Art Exhibition

The Roaring Nineties. Freedom without Borders

17 December 2019 – 1 March 2020

The art of the 1990s was distinguished by its truly Babylonian diversity. All kinds of artistic escapades rapidly burst into cultural and took the lead there, as a challenge to traditional art. The boundaries of the cultural space broadened. Various installations, extremist in nature, reminiscent of pictorial or sculptural landfills, pretentious performances, and scandalous public actions soon affirmed an aesthetic of the new realm of freedom.

It is this diversity of ideas and styles that will reaveal to the spectators the artistic life of the 1990s. Works by Vladislav Mamyshev-Monro, Vasily Komar, Alexander Melamid, Mikhail Roginsky, Viktor Pivovarov, Igor Makarevich, Timur Novikov, Bella Matveyeva, Olga Tobreluts, Marina Koldobskaya, Hipper-Pupper and many others will bring to life the dashing absurdity of those years.

Works by such masters as Viktor Danilov, Mikhail Gavrichkov, Ostap Dragomoshchenko, Vasily Golubev, Alexander Lotsman, Evgeny Tikotsky, Vladimir Kanischev and others will add sarcasm and irony to the exhibition. Portraits of Russian nouveaux riches (known as ‘new Russians’), criminal street showdowns, bacchanalia of love scenes, and hobos fill the art of the 1990s with reckless humor mixed with the anxious lyricism and the novelty of experience that befell people at the time.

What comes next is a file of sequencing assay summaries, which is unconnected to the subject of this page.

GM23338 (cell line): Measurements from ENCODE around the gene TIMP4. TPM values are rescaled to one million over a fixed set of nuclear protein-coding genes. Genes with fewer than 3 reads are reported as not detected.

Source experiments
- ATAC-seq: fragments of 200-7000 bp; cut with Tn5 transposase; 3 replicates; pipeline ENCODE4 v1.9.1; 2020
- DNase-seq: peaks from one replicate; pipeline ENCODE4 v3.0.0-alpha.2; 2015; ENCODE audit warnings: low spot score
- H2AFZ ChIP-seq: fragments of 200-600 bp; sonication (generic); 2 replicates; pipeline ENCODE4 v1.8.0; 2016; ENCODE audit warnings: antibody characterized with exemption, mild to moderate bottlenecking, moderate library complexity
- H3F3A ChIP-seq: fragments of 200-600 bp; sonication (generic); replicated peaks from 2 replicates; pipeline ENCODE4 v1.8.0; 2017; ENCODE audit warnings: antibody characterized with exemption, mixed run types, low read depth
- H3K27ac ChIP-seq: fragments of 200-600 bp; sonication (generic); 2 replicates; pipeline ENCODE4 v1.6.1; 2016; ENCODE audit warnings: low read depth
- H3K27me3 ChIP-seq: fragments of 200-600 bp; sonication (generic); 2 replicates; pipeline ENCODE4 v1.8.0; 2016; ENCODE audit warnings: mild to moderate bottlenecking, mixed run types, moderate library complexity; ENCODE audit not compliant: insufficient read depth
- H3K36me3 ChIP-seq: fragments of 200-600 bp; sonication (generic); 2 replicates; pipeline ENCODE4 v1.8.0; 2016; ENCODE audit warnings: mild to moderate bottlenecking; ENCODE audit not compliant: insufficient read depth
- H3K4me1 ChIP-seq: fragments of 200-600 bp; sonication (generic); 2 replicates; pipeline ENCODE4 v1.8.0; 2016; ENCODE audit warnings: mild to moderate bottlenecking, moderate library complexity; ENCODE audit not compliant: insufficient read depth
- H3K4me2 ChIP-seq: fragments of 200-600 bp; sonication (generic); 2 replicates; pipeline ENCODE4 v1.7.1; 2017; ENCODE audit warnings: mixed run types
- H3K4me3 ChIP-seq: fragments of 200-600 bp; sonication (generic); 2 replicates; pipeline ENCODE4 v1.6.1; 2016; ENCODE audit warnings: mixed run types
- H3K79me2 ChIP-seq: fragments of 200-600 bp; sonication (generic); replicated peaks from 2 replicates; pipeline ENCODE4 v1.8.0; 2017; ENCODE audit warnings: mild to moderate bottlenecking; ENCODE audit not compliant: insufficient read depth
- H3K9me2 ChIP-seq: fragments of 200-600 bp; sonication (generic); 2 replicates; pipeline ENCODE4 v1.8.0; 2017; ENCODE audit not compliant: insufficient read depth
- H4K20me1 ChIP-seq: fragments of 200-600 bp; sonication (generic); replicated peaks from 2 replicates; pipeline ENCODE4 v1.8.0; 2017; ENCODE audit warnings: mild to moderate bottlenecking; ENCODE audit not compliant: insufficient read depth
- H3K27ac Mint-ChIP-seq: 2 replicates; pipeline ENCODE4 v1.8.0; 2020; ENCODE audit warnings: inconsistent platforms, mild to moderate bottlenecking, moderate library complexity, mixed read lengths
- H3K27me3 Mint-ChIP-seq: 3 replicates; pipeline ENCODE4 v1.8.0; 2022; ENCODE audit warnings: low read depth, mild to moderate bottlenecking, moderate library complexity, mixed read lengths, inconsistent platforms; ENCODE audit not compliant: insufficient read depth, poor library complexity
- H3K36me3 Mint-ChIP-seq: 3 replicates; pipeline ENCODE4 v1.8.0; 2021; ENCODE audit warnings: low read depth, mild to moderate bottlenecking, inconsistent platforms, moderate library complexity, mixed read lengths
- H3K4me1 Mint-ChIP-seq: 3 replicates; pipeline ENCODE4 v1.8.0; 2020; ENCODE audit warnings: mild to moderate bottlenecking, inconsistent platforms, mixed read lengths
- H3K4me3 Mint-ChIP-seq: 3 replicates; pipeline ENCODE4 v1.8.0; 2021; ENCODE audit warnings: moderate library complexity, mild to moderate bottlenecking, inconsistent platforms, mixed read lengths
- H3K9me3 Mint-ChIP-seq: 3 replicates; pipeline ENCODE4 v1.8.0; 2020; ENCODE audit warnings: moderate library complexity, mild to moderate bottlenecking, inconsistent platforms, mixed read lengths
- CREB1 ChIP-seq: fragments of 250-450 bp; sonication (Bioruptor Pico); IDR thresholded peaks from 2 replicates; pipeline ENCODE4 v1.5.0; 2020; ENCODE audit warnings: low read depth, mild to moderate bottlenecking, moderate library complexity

Representatives of the old Soviet generation embody their mournful observations of the moral degradation of their compatriots who betrayed the values of the ‘great era’, in the images of ugly ‘turlics’ (Gely Korzhev); a lonely ‘winner’ on waste land (Vitaly Tyulenev), homeless people and janitors (Alexey Shtern and Viktor Mymrin) and people crippled as a result of collision with the mad reality (Ernst Neizvestny), or in the scene of a feast during the last coven of life (Natalia Nesterova), etc.

The exhibition that includes works by more than 150 Russian artists of different generations combines artistic phenomena and trends sometimes opposite in character. It is an attempt to look from without, as it were, at the events that have become history, with all its problems and contradictions. The spectators will have an opportunity to enter into a dialogue with time and correlate their own memories with the artistic pronouncements of those years.

Within the framework of the exhibition, a wide educational program is planned, including films, discussions, master classes, musical and theatrical performances, authors’ guided tours, and a conference.